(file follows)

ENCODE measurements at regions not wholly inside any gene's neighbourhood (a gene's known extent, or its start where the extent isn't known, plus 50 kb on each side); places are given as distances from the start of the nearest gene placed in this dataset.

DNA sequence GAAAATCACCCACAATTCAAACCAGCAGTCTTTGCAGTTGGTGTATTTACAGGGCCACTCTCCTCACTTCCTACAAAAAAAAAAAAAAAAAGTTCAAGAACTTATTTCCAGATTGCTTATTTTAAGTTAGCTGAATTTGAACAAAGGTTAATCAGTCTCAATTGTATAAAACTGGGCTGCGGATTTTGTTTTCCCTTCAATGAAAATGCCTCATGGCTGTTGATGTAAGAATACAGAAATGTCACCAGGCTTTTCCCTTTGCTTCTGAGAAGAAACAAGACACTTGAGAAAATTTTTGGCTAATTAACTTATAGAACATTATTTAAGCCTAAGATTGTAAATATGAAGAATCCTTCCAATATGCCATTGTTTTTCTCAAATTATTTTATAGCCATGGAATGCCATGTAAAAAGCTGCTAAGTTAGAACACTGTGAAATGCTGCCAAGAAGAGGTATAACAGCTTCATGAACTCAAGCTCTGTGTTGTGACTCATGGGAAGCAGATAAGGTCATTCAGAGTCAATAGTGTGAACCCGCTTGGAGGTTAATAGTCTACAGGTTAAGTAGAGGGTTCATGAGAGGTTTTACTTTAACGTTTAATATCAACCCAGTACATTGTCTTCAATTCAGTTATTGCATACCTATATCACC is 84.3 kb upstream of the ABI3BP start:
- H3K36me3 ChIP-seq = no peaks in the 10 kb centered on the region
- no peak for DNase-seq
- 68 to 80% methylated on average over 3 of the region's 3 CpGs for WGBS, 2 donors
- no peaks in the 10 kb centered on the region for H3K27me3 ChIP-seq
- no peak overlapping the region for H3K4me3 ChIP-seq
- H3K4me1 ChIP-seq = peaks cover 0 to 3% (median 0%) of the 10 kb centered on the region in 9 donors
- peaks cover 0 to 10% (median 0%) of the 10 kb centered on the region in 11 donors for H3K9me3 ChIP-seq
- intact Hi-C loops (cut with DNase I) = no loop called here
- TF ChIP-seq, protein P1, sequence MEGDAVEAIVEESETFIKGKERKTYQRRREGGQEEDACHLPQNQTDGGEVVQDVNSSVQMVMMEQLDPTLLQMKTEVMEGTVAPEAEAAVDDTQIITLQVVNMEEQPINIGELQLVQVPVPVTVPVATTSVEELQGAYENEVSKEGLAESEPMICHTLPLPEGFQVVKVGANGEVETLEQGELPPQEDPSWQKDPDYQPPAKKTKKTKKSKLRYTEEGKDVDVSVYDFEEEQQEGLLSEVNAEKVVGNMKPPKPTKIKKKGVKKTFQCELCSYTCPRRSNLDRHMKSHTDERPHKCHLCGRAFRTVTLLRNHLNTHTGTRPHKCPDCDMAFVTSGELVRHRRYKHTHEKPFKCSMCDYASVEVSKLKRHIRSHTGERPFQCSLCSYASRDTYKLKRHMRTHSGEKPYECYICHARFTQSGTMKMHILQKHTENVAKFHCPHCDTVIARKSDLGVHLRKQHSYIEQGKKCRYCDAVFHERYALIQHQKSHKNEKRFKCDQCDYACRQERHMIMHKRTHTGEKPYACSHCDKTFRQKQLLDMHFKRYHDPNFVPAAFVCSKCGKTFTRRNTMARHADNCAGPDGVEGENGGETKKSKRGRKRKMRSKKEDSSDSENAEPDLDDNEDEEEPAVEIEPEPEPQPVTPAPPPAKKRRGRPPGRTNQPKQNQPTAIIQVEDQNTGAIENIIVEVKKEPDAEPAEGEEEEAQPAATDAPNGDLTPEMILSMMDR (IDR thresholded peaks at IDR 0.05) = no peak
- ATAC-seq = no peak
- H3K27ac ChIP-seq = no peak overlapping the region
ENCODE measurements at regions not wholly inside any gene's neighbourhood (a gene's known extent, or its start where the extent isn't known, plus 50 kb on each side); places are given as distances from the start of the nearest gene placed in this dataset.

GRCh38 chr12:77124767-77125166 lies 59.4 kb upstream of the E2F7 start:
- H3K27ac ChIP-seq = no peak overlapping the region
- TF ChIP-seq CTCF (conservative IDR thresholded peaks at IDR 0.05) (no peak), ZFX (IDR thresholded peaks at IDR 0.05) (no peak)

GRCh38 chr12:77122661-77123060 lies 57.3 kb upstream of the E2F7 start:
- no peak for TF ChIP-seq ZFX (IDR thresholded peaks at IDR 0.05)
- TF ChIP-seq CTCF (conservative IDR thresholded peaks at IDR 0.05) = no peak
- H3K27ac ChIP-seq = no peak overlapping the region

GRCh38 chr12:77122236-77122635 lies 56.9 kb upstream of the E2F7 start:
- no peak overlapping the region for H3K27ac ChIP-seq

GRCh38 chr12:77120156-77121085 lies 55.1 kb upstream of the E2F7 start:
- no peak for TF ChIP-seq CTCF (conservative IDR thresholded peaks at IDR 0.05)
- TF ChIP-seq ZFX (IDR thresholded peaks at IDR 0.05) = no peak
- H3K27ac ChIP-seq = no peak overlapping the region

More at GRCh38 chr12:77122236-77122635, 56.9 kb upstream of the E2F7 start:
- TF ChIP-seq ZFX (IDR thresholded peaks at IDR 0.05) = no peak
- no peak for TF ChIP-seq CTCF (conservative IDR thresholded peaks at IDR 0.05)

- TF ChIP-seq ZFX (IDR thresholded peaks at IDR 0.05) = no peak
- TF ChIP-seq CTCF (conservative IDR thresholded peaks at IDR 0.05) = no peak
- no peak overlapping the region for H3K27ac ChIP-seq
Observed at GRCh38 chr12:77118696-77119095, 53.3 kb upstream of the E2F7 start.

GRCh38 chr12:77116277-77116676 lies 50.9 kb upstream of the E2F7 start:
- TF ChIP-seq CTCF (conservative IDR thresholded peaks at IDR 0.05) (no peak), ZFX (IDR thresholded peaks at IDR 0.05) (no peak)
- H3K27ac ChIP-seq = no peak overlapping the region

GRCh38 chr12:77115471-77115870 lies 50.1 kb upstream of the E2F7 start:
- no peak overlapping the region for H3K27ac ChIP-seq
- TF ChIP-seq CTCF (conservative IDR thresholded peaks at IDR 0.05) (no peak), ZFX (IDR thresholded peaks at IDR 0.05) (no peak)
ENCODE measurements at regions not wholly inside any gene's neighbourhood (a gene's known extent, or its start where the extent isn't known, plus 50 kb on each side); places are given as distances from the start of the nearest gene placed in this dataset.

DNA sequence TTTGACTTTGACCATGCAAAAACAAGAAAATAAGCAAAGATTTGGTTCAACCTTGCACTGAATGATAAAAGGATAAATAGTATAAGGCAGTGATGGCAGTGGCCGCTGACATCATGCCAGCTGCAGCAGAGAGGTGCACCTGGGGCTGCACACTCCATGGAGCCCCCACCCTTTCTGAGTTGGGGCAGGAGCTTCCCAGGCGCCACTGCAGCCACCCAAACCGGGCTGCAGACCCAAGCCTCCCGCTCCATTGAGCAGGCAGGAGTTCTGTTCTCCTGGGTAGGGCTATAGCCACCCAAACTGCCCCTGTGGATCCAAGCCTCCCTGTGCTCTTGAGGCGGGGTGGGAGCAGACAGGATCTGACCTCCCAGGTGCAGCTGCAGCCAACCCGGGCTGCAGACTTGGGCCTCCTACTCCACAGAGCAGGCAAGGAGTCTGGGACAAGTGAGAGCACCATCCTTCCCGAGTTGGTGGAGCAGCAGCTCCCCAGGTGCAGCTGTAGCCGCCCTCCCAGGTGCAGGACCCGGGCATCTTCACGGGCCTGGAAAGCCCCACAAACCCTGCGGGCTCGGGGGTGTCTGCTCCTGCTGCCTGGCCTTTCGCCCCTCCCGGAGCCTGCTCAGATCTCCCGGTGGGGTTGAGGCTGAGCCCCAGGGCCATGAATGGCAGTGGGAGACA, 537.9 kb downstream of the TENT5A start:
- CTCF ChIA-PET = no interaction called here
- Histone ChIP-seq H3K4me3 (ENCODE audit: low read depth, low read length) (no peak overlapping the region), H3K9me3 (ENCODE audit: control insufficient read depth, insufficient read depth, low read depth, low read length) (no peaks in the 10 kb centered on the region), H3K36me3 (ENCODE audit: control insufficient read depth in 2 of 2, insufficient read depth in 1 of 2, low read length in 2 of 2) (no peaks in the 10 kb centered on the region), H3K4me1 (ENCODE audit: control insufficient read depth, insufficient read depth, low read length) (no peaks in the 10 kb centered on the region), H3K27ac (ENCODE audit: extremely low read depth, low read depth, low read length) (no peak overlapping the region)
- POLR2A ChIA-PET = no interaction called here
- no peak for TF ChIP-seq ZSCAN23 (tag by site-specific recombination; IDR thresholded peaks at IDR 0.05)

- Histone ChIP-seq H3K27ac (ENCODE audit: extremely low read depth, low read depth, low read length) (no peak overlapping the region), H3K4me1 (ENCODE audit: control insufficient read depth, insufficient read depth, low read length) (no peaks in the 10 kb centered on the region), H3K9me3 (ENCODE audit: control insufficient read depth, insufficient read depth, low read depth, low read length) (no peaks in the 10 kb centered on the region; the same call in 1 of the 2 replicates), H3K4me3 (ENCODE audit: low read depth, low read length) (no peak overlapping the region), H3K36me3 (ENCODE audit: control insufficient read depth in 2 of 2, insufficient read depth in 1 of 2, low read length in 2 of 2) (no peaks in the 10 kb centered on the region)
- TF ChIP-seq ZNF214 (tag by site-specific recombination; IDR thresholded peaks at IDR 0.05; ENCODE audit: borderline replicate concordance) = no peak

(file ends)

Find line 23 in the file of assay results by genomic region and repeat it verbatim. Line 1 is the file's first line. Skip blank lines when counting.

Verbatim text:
- no peak overlapping the region for H3K27ac ChIP-seq